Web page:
by Keyword: hybrid vesicles

Joseph, A, Wagner, AM, Garay-Sarmiento, M, Aleksanyan, M, Haraszti, T, Söder, D, Georgiev, VN, Dimova, R, Percec, V, Rodriguez-Emmenegger, C, (2022). Zwitterionic Dendrimersomes: A Closer Xenobiotic Mimic of Cell Membranes Advanced Materials 34, e2206288

Building functional mimics of cell membranes is an important task toward the development of synthetic cells. So far, lipid and amphiphilic block copolymers are the most widely used amphiphiles with the bilayers by the former lacking stability while membranes by the latter are typically characterized by very slow dynamics. Herein, we introduce a new type of Janus dendrimer containing a zwitterionic phosphocholine hydrophilic headgroup (JDPC ) and a 3,5-substituted dihydrobenzoate-based hydrophobic dendron. JDPC self-assembles in water into zwitterionic dendrimersomes (z-DSs) that faithfully recapitulate the cell membrane in thickness, flexibility, and fluidity, while being resilient to harsh conditions and displaying faster pore closing dynamics in the event of membrane rupture. This enables the fabrication of hybrid DSs with components of natural membranes, including pore-forming peptides, structure-directing lipids, and glycans to create raft-like domains or onion vesicles. Moreover, z-DSs can be used to create active synthetic cells with life-like features that mimic vesicle fusion and motility as well as environmental sensing. Despite their fully synthetic nature, z-DSs are minimal cell mimics that can integrate and interact with living matter with the programmability to imitate life-like features and beyond. This article is protected by copyright. All rights reserved.This article is protected by copyright. All rights reserved.

JTD Keywords: biological-membranes, bottom-up synthetic biology, chain, hybrid vesicles, hydroethidine, organization, polymersome, proteins, stability, synthetic cells, thickness, vesicle fusion, vesicle motility, vesicles, zwitterionic dendrimersomes, Biosensor, Biosensors, Bottom-up synthetic biology, Hybrid vesicles, Lipid-bilayers, Synthetic cells, Vesicle fusion, Vesicle motility, Zwitterionic dendrimersomes

Wagner, Anna M., Quandt, Jonas, Söder, Dominik, Garay-Sarmiento, Manuela, Joseph, Anton, Petrovskii, Vladislav S., Witzdam, Lena, Hammoor, Thomas, Steitz, Philipp, Haraszti, Tamás, Potemkin, Igor I., Kostina, Nina Yu., Herrmann, Andreas, Rodriguez-Emmenegger, Cesar, (2022). Ionic Combisomes: A New Class of Biomimetic Vesicles to Fuse with Life Advanced Science 9, e2200617-2200617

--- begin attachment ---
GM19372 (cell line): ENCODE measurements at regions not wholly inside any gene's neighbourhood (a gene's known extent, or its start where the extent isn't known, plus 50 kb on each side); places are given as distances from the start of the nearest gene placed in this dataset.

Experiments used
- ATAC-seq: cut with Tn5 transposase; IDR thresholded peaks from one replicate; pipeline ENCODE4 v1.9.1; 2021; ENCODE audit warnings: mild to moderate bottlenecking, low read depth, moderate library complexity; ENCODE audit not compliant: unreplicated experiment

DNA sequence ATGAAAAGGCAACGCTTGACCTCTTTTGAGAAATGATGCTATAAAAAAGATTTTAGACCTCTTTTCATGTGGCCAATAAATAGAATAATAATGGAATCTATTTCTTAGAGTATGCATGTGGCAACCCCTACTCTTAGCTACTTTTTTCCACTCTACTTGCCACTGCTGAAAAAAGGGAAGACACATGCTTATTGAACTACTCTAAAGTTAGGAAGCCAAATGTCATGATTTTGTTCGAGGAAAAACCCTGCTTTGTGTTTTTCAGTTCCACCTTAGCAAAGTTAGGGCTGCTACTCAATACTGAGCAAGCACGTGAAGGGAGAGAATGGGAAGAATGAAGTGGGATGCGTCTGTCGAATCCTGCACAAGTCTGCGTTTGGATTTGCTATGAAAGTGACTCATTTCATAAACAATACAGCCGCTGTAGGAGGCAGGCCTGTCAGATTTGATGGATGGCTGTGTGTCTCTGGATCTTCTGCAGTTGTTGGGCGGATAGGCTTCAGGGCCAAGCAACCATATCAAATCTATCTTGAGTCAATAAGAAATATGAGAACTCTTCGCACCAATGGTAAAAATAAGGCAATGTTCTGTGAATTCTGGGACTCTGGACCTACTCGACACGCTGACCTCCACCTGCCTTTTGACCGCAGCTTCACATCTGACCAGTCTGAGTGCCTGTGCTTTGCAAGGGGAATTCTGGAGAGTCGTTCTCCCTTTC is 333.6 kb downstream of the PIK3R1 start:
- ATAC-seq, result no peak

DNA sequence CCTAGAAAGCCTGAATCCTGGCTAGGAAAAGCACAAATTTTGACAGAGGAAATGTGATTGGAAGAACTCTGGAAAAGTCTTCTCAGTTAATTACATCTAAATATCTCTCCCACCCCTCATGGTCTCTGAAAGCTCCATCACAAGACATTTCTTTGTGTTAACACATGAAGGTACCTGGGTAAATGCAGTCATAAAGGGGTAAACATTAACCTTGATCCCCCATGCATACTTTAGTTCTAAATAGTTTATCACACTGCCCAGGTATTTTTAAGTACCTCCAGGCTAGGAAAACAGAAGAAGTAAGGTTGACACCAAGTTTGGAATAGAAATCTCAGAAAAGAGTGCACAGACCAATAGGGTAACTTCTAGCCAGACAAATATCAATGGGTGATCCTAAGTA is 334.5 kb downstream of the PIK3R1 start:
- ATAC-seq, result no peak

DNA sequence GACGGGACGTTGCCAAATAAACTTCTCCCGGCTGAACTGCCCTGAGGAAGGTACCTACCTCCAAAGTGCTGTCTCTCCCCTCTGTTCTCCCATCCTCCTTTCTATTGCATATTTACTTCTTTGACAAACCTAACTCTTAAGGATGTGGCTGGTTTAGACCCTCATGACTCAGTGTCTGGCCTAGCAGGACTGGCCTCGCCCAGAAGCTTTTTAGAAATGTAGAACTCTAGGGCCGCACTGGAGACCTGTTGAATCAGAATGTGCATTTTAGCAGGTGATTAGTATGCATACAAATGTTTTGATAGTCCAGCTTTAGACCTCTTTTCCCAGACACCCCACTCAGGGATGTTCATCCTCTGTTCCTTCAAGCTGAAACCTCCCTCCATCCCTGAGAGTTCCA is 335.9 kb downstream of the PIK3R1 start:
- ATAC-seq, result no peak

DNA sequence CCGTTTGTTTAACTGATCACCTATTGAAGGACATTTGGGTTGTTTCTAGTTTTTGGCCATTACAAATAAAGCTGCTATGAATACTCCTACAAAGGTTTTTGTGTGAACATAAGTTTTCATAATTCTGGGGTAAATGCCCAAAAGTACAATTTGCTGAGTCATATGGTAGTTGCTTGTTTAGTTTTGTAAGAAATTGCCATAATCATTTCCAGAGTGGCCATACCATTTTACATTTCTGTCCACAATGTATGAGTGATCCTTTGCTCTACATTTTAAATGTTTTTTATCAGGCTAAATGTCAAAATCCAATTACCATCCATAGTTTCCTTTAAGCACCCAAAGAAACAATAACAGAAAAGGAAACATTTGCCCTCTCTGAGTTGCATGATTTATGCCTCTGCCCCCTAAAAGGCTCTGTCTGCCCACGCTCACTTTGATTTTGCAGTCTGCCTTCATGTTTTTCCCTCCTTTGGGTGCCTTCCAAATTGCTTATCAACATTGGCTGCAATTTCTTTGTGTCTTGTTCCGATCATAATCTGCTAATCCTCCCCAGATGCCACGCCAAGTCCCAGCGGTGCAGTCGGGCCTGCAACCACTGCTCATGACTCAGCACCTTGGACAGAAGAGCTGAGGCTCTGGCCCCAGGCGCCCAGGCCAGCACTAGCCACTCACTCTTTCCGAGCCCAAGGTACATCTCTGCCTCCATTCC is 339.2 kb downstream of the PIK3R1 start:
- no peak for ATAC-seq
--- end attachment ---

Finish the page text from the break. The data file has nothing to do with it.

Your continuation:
The construction of biomembranes that faithfully capture the properties and dynamic functions of cell membranes remains a challenge in the development of synthetic cells and their application. Here a new concept for synthetic cell membranes based on the self-assembly of amphiphilic comb polymers into vesicles, termed ionic combisomes (i-combisomes) is introduced. These combs consist of a polyzwitterionic backbone to which hydrophobic tails are linked by electrostatic interactions. Using a range of microscopies and molecular simulations, the self-assembly of a library of combs in water is screened. It is discovered that the hydrophobic tails form the membrane's core and force the backbone into a rod conformation with nematic-like ordering confined to the interface with water. This particular organization resulted in membranes that combine the stability of classic polymersomes with the biomimetic thickness, flexibility, and lateral mobility of liposomes. Such unparalleled matching of biophysical properties and the ability to locally reconfigure the molecular topology of its constituents enable the harboring of functional components of natural membranes and fusion with living bacteria to “hijack” their periphery. This provides an almost inexhaustible palette to design the chemical and biological makeup of the i-combisomes membrane resulting in a powerful platform for fundamental studies and technological applications.

JTD Keywords: amphiphilic comb polymers, bottom-up synthetic biology, hybrid vesicles, polyelectrolyte-surfactant complexes, polymersomes, synthetic biomembranes, Vesicle fusion